Note: I was honored to see that Gene Edward Veith has linked to these posts. You can follow the responses and discussion at Cranach: The Blog of Veith.
• • •
This is now the third in a series of posts detailing some of the ways I have found that the Lutheran tradition provides solid teachings and practices which counter weaknesses in revivalistic evangelical Christianity. I’ve mentioned a few of those ways and explicated others more fully. Here’s what we’ve looked at so far:
- The Lutheran tradition provides a solid historic tradition with roots.
- The Lutheran tradition gives priority to Word and Table liturgical worship.
- The Lutheran tradition places a strong emphasis on pastoral ministry.
- The Lutheran tradition has a healthy emphasis on the vocational callings of all believers.
- The Lutheran tradition is centered on Christ and the Gospel.
- The Lutheran tradition keeps proper distinctions between Law and Gospel.
The next commitment of Lutheranism that addresses what I perceive as evangelicalism’s insufficiencies is that of sacramental theology and worship. When push comes to shove, this is probably the primary difference between revivalistic evangelicals and churches in the historic traditions. This perspective is the one thing evangelicals have the hardest time accepting, and yet what I have found is that the sacramental view magnifies God’s grace and promotes childlike faith much more than anything I experienced under non-sacramental teaching.
Jesus Christ is the living and abiding Word of God. By the power of the Spirit, this very Word of God, which is Jesus Christ, is read in the Scriptures , proclaimed in preaching, announced in the forgiveness of sins, eaten and drunk in the Holy Communion, and encountered in the bodily presence o f the Christian community. By the power of the Spirit active in Holy Baptism, this Word washes a people to be Christ’s own Body in the world. We have called this gift of Word and Sacrament by the name “the means of grace.” The living heart of all these means is the presence of Jesus Christ through the power of the Spirit as the gift of the Father.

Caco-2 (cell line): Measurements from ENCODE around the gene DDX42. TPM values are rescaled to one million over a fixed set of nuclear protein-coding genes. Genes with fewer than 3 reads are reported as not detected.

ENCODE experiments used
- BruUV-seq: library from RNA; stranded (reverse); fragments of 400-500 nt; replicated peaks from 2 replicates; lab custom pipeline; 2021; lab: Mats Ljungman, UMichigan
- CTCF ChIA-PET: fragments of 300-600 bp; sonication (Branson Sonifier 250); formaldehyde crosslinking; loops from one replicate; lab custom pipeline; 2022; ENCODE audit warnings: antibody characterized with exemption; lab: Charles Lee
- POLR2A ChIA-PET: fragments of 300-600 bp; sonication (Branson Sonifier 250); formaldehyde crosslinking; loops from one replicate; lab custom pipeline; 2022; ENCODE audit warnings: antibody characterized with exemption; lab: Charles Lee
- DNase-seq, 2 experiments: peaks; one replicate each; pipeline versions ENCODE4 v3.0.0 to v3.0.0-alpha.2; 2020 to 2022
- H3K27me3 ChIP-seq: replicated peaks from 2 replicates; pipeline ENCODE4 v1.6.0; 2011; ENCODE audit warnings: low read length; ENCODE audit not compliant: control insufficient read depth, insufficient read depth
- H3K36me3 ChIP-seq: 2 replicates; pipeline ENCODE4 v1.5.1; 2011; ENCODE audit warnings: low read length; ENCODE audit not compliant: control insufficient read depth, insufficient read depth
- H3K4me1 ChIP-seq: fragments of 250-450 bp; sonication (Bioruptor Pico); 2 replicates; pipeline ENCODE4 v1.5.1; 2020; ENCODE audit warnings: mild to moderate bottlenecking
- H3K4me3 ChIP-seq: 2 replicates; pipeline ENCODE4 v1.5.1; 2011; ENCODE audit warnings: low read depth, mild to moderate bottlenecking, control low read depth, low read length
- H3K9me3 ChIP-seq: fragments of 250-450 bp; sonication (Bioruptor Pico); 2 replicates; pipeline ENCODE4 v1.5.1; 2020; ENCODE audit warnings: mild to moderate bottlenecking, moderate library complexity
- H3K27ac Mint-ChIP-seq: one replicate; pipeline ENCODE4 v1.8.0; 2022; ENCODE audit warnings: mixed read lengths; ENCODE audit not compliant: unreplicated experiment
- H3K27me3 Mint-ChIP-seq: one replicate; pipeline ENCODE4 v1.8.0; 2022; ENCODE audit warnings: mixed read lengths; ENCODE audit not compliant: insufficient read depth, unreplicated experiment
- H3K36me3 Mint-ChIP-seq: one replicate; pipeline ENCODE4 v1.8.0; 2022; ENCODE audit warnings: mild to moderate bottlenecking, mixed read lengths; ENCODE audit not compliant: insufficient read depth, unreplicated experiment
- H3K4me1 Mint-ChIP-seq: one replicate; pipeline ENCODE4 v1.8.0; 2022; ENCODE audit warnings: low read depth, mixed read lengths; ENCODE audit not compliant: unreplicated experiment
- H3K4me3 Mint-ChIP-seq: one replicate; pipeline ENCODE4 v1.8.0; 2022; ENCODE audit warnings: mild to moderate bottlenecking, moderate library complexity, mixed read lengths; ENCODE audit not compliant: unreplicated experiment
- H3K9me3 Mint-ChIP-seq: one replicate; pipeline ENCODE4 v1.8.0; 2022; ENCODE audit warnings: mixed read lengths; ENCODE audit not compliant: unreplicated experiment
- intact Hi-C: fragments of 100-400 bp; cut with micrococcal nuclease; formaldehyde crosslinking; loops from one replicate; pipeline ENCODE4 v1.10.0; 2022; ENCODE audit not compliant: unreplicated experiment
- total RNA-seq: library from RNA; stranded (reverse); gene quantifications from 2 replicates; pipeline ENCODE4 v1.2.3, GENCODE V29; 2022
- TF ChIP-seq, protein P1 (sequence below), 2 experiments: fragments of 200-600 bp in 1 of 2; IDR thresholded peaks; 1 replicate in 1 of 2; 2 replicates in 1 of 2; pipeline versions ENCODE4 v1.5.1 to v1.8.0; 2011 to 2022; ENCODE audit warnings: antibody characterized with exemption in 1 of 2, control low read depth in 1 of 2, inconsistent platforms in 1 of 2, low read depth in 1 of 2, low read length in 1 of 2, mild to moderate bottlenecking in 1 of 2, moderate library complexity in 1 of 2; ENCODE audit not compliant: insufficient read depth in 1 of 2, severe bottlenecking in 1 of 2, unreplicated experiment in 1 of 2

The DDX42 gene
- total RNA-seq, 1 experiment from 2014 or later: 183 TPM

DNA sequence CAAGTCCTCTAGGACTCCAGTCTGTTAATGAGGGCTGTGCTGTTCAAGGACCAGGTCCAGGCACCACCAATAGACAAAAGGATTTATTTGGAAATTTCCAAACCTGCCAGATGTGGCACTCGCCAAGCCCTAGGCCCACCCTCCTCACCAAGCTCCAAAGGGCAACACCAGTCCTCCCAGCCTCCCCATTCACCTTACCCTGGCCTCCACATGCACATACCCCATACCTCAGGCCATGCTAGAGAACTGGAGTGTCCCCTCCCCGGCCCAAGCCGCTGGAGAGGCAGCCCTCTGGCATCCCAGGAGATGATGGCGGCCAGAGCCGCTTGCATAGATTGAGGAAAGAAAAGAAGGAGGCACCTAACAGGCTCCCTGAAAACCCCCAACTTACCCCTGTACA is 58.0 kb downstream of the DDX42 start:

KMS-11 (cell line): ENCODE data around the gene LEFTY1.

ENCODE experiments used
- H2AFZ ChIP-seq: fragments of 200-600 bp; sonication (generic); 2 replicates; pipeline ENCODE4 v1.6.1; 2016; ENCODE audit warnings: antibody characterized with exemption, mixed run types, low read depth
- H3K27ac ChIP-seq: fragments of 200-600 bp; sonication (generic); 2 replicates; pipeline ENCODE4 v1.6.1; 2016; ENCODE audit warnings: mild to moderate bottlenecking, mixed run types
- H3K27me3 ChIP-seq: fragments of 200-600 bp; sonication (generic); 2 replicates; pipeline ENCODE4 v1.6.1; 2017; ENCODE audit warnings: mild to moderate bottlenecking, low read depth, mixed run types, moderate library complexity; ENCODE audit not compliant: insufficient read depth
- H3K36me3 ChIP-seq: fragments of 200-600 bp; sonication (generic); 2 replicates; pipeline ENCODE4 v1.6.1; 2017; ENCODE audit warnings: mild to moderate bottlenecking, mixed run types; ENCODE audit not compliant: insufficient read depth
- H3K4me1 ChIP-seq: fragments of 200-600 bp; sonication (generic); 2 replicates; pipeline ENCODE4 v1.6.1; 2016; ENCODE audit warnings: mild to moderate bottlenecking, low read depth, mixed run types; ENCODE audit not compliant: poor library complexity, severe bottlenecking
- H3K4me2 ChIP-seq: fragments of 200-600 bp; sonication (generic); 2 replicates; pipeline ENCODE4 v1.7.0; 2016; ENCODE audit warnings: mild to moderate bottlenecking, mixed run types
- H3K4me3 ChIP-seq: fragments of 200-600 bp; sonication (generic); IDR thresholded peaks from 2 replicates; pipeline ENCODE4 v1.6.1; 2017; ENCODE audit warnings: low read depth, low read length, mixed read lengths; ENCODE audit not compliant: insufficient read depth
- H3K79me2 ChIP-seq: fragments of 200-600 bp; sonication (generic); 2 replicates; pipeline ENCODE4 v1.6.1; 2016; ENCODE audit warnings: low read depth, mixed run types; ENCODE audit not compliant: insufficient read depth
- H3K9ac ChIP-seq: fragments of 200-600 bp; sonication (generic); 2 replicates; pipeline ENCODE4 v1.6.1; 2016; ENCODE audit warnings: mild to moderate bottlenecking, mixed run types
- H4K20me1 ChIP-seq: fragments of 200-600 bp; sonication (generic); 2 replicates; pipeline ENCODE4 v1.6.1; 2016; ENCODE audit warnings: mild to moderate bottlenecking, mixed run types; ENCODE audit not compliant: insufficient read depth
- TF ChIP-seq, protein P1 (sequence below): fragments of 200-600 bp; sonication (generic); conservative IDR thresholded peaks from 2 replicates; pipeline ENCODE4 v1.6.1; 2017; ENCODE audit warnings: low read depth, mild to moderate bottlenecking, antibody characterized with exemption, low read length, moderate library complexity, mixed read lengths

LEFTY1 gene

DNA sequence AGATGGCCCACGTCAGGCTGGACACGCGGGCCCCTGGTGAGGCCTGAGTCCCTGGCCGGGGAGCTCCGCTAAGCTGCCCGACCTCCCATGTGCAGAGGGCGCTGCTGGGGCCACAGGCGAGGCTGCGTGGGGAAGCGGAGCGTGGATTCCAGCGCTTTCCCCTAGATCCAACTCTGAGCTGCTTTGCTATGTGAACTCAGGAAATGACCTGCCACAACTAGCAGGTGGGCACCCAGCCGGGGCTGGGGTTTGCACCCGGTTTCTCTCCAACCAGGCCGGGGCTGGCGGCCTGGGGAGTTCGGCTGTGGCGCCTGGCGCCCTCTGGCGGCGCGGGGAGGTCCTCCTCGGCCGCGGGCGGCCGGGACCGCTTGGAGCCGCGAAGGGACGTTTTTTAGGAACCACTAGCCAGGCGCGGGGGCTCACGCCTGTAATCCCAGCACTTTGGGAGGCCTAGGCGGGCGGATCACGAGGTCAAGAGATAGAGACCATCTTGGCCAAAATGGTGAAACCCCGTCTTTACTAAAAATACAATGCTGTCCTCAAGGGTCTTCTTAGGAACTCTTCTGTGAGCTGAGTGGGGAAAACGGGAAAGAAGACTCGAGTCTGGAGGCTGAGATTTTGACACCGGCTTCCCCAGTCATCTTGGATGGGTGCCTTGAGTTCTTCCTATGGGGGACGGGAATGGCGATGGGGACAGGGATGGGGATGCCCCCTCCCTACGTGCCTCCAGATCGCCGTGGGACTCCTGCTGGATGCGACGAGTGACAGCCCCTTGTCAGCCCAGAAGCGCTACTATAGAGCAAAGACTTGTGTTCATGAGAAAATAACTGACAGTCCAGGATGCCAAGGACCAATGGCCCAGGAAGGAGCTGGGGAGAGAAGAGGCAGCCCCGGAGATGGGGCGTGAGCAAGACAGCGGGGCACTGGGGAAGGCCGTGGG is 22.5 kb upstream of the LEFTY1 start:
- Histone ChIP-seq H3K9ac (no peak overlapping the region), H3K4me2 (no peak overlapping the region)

Lutherans accept two Sacraments as the means by which God penetrates the lives of people with his grace. Those who take a sacramental view of these practices believe they are God’s works toward people, not the works of people pointing to God.
- In baptism, God makes us his people, by “the water of rebirth and renewal by the Holy Spirit” (Titus 3:5).
- At the Lord’s Table, we experience the real presence of Jesus Christ, and his body and blood nourish us with God’s mercy and forgiveness in our union with him and one another. Our risen Lord is “made known to us” when we gather at his Table together (Luke 24:35).
The sacramental perspective takes God’s presence and action in the midst of his creation seriously. Some expressions of faith are essentially world-denying and more akin to forms of Platonism or gnosticism that make radical distinctions between the material and spiritual worlds. From this perspective, God works and we grow “spiritually,” and this world is one we are “passing through” on our way to an ethereal heaven. The Lutheran tradition, on the other hand, rejoices that God is present and working throughout his creation, and that he especially works in and through simple elements like water, bread, wine, paper and ink to communicate his truth and love to his people. He meets us here, and he is leading us to a renewed creation.
Sacramental theology takes the Incarnation seriously. Jesus the Eternal Word, “became flesh and lived among us” (John 1:14). Sharing fully in our humanity and the experiences of life in this world, God visited his creation personally, spoke, broke bread with us, wept, touched broken bodies, and even died himself to identify with and redeem all who are in bondage to sin, evil, and death. The Spirit he sent now works through the Word and the Sacraments in the midst of his gathered people to apply the benefits of his saving work.
There is much to learn about the Sacraments, but the primary shift for me, coming from the evangelical world, was simple. It involved coming to understand them as God’s works, not mine.
I no longer see baptism as something I do to profess my faith in Christ. I see it as something done to me through which God acts savingly. I no longer see Communion merely as something I do to remember Jesus. I see it as his Table, to which he invites me and at which he feeds me.
These practices are the means by which God’s grace in Christ is communicated to me, for in them his promises are made real in my life.